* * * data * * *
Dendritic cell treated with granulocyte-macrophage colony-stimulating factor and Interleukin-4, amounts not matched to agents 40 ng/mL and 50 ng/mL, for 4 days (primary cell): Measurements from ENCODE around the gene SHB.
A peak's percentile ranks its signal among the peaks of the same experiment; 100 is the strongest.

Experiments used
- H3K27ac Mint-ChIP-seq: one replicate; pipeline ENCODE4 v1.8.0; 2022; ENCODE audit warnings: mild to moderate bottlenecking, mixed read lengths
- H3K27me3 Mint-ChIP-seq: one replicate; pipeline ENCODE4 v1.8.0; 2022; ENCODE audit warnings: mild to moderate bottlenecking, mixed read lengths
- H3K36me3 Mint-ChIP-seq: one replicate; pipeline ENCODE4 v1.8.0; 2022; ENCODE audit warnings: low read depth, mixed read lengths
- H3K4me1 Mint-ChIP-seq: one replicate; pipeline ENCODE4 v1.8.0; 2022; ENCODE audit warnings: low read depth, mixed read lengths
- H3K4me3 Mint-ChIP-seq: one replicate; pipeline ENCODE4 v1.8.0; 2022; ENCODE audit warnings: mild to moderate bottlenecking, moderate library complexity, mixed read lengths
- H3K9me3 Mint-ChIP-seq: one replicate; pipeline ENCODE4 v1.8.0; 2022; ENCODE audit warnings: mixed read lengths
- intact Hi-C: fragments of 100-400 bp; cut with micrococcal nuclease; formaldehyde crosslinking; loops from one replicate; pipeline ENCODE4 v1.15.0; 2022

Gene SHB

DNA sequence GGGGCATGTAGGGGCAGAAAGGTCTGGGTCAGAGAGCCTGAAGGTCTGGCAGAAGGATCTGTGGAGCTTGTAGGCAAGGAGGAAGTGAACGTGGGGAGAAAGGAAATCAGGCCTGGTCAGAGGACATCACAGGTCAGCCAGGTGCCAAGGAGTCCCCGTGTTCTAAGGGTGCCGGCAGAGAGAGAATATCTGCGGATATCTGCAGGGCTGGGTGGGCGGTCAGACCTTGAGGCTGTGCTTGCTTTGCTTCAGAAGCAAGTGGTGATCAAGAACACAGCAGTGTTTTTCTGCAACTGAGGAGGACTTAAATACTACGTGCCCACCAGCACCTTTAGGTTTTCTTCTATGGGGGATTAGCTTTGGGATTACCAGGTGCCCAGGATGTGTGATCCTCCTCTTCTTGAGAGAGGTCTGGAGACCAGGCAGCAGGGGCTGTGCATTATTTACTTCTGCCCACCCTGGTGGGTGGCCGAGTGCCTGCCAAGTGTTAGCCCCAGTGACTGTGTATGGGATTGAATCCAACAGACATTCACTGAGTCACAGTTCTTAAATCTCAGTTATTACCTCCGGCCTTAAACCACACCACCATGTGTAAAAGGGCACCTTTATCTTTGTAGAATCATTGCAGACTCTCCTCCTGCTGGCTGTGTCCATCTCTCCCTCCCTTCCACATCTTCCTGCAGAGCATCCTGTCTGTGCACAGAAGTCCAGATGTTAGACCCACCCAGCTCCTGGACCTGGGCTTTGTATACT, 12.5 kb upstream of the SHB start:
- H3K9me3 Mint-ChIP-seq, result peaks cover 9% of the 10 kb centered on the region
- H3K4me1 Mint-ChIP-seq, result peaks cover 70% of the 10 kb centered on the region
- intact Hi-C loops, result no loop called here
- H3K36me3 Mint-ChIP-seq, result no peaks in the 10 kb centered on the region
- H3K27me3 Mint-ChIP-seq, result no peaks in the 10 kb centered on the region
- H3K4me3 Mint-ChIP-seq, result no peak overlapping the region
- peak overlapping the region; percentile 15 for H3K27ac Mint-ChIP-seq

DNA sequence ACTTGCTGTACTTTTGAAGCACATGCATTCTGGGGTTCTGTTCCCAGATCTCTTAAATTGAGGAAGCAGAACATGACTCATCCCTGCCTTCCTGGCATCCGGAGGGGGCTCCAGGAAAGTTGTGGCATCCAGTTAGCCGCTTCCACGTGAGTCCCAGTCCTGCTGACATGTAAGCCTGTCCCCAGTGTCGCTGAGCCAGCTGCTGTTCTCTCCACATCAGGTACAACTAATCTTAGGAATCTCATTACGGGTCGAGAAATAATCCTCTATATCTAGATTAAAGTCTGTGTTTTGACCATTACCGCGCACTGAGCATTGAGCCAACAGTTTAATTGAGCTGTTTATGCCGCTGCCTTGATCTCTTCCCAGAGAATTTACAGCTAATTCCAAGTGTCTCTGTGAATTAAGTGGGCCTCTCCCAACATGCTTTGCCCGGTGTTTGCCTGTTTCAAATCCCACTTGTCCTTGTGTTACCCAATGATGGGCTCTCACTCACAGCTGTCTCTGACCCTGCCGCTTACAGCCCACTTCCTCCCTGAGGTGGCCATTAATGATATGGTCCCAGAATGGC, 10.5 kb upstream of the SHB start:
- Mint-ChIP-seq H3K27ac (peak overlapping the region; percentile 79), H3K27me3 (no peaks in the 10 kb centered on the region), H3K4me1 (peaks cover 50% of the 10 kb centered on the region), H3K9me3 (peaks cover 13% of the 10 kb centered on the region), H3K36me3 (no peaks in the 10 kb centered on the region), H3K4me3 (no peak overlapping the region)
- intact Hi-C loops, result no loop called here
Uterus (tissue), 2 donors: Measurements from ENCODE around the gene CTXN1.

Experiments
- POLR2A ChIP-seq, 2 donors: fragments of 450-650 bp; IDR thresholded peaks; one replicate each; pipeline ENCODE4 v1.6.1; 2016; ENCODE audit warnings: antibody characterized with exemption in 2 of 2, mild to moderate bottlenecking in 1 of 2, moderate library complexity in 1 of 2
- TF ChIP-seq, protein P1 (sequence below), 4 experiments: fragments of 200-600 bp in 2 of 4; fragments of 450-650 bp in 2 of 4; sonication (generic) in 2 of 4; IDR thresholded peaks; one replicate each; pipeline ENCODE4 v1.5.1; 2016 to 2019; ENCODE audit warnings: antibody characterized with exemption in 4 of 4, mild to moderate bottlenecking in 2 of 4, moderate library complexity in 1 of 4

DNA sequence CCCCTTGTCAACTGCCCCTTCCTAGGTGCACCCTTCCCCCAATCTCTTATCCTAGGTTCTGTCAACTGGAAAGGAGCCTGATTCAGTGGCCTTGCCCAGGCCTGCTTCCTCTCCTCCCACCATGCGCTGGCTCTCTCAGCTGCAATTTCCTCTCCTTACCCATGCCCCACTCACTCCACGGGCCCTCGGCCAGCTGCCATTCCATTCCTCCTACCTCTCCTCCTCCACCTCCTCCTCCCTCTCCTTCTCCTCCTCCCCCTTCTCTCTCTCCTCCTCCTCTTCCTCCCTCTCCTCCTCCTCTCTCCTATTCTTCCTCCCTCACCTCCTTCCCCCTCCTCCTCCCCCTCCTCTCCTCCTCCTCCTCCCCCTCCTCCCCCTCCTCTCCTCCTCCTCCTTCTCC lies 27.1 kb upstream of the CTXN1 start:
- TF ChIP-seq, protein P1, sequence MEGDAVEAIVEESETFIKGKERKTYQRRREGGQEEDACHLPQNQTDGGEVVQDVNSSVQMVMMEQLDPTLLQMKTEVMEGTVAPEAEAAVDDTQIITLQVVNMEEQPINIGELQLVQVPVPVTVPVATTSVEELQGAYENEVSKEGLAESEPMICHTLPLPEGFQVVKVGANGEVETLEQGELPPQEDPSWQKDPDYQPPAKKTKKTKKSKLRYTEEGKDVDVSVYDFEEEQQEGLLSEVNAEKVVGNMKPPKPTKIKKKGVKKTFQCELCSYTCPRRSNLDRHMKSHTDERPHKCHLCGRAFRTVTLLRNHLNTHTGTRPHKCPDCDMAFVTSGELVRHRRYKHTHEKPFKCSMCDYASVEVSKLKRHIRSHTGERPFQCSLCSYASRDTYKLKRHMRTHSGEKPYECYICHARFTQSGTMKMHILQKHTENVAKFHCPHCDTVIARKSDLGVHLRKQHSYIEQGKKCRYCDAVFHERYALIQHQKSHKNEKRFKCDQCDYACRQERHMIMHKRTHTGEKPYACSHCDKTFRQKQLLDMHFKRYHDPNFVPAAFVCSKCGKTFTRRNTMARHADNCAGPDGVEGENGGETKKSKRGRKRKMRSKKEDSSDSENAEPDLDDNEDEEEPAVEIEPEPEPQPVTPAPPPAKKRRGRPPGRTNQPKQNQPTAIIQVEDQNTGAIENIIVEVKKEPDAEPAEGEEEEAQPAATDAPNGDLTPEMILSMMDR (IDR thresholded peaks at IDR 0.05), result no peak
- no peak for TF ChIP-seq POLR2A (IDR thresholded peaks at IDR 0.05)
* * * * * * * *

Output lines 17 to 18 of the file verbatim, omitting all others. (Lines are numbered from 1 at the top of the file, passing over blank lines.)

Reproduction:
- H3K27me3 Mint-ChIP-seq, result no peaks in the 10 kb centered on the region
- H3K4me3 Mint-ChIP-seq, result no peak overlapping the region